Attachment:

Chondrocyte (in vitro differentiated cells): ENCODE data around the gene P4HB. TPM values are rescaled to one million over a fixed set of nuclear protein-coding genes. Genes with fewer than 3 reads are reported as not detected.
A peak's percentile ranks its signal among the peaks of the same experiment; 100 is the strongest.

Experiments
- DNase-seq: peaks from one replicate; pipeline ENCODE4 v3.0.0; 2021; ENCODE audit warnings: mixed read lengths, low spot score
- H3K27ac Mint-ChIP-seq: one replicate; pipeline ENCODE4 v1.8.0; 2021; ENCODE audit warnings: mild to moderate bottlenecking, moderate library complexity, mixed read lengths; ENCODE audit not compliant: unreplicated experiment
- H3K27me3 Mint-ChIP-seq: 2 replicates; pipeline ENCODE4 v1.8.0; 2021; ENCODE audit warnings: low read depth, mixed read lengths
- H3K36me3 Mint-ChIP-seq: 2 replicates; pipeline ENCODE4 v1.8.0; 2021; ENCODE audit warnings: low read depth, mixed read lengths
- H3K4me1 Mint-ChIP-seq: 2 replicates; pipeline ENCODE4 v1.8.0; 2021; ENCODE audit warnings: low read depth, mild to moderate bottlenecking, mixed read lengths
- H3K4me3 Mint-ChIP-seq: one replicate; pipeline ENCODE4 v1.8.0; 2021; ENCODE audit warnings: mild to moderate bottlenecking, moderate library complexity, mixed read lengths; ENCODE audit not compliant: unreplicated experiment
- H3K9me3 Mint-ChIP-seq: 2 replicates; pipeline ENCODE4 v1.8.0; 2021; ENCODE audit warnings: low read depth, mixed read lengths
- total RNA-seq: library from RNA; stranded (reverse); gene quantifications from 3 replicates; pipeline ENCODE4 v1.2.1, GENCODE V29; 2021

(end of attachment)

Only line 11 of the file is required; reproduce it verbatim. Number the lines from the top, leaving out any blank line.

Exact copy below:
- total RNA-seq: library from RNA; stranded (reverse); gene quantifications from 3 replicates; pipeline ENCODE4 v1.2.1, GENCODE V29; 2021